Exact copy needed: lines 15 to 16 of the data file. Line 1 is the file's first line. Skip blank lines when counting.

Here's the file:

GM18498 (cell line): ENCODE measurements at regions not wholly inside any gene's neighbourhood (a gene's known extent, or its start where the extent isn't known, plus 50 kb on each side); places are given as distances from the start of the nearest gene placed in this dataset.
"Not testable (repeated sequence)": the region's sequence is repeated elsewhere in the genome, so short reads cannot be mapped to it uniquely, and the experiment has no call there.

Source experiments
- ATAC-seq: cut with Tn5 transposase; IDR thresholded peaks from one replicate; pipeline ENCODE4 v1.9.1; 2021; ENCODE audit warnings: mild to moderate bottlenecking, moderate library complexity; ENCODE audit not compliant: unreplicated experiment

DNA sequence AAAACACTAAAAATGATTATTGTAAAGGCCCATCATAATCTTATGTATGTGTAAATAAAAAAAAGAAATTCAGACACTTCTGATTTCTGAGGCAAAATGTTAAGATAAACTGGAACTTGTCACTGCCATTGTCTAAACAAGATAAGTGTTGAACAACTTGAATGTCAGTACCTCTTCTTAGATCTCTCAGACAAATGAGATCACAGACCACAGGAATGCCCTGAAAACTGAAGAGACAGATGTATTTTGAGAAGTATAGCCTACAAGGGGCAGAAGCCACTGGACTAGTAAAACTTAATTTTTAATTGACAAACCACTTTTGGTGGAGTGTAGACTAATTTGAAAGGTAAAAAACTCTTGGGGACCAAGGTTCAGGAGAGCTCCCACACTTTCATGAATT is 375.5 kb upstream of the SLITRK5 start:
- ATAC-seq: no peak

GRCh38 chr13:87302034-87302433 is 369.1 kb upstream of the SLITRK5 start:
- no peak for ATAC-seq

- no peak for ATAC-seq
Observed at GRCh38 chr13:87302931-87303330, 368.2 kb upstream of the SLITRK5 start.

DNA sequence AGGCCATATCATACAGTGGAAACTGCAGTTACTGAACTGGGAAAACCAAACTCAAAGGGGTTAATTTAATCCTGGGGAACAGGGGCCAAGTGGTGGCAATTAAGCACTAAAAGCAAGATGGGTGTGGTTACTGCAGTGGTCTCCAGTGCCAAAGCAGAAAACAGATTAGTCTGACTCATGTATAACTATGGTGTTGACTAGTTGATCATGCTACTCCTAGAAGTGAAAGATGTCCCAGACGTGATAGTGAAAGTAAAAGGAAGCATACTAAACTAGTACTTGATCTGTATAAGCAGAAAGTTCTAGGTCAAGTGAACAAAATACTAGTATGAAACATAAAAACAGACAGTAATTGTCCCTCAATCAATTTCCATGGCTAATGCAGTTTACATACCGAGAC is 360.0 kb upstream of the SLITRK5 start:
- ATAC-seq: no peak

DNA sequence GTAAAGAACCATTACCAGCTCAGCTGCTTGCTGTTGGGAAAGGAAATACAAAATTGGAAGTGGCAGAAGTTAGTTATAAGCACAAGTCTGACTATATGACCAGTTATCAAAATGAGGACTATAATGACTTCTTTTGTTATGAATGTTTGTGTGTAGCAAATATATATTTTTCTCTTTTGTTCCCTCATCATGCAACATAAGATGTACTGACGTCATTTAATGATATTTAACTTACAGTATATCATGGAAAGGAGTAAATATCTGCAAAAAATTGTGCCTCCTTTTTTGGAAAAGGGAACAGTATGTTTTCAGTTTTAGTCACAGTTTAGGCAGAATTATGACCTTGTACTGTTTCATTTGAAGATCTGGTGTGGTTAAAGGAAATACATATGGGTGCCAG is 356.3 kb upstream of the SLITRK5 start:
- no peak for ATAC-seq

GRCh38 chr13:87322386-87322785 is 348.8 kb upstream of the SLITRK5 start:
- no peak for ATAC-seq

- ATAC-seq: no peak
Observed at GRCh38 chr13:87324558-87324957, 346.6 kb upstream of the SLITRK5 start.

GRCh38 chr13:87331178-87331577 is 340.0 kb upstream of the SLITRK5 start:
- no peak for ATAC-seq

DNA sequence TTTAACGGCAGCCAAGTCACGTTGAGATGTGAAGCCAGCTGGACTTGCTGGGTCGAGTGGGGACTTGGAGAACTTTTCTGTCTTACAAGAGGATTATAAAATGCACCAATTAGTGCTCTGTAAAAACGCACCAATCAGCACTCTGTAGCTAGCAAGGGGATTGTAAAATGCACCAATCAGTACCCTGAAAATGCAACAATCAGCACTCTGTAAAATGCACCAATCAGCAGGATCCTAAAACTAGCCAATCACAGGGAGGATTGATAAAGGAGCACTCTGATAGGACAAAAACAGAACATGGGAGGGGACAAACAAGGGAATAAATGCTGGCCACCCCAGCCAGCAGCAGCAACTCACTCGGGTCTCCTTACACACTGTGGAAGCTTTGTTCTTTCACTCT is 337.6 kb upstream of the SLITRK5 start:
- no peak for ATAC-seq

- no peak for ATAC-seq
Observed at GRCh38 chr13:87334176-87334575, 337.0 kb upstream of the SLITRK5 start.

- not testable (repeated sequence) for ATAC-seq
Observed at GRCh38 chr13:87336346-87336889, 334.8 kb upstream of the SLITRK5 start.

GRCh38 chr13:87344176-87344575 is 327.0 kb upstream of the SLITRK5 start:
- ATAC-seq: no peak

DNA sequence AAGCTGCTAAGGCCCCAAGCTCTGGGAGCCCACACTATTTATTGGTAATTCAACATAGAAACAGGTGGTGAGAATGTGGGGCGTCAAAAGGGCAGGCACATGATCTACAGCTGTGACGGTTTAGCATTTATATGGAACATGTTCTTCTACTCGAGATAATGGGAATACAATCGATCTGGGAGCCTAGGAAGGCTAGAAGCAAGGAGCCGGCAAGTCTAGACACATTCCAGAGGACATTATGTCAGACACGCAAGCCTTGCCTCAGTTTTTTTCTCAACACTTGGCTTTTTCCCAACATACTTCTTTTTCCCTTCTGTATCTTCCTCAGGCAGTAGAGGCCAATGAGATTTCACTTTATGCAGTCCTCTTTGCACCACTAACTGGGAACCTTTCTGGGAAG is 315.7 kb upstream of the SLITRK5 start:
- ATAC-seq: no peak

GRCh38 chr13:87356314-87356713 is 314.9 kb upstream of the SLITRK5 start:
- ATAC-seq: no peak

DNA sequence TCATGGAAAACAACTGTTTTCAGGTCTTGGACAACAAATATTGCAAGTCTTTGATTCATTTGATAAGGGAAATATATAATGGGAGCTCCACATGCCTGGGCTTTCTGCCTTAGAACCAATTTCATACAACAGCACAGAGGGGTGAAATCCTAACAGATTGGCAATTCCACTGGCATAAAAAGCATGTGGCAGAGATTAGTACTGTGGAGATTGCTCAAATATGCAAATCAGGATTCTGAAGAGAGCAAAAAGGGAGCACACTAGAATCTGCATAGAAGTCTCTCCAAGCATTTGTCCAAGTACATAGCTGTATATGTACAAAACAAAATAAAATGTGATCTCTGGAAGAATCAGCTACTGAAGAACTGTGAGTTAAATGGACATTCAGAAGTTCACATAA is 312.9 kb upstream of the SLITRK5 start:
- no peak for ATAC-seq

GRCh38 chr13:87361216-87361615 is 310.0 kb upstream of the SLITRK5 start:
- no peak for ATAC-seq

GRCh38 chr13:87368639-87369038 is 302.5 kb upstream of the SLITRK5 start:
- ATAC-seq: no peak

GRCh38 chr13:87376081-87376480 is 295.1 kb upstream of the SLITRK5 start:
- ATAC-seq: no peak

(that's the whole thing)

GRCh38 chr13:87322386-87322785 is 348.8 kb upstream of the SLITRK5 start:
- no peak for ATAC-seq